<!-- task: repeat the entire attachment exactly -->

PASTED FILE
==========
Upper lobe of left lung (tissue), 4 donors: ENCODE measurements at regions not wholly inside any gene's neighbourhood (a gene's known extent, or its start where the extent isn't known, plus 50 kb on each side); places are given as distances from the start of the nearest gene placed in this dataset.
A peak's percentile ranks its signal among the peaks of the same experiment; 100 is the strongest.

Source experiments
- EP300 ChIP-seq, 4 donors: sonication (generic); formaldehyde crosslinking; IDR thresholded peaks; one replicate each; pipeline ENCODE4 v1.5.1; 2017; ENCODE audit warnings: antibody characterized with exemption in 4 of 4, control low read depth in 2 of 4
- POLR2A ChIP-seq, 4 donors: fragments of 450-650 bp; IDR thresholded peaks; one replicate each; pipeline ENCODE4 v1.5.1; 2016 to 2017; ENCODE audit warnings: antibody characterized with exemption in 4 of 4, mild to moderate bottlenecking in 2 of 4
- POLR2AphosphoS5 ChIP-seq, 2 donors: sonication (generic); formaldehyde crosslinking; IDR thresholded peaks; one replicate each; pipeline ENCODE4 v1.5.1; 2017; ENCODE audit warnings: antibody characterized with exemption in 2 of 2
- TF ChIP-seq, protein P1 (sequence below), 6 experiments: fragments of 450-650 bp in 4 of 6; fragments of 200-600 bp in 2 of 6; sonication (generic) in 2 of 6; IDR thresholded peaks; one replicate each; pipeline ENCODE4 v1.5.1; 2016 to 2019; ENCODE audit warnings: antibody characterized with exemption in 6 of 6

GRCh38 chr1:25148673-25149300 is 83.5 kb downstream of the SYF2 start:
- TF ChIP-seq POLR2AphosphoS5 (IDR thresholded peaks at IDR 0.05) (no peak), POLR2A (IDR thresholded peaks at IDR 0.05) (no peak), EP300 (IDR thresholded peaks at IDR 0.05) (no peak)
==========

Upper lobe of left lung (tissue), 4 donors: ENCODE measurements at regions not wholly inside any gene's neighbourhood (a gene's known extent, or its start where the extent isn't known, plus 50 kb on each side); places are given as distances from the start of the nearest gene placed in this dataset.
A peak's percentile ranks its signal among the peaks of the same experiment; 100 is the strongest.

Source experiments
- EP300 ChIP-seq, 4 donors: sonication (generic); formaldehyde crosslinking; IDR thresholded peaks; one replicate each; pipeline ENCODE4 v1.5.1; 2017; ENCODE audit warnings: antibody characterized with exemption in 4 of 4, control low read depth in 2 of 4
- POLR2A ChIP-seq, 4 donors: fragments of 450-650 bp; IDR thresholded peaks; one replicate each; pipeline ENCODE4 v1.5.1; 2016 to 2017; ENCODE audit warnings: antibody characterized with exemption in 4 of 4, mild to moderate bottlenecking in 2 of 4
- POLR2AphosphoS5 ChIP-seq, 2 donors: sonication (generic); formaldehyde crosslinking; IDR thresholded peaks; one replicate each; pipeline ENCODE4 v1.5.1; 2017; ENCODE audit warnings: antibody characterized with exemption in 2 of 2
- TF ChIP-seq, protein P1 (sequence below), 6 experiments: fragments of 450-650 bp in 4 of 6; fragments of 200-600 bp in 2 of 6; sonication (generic) in 2 of 6; IDR thresholded peaks; one replicate each; pipeline ENCODE4 v1.5.1; 2016 to 2019; ENCODE audit warnings: antibody characterized with exemption in 6 of 6

GRCh38 chr1:25148673-25149300 is 83.5 kb downstream of the SYF2 start:
- TF ChIP-seq POLR2AphosphoS5 (IDR thresholded peaks at IDR 0.05) (no peak), POLR2A (IDR thresholded peaks at IDR 0.05) (no peak), EP300 (IDR thresholded peaks at IDR 0.05) (no peak)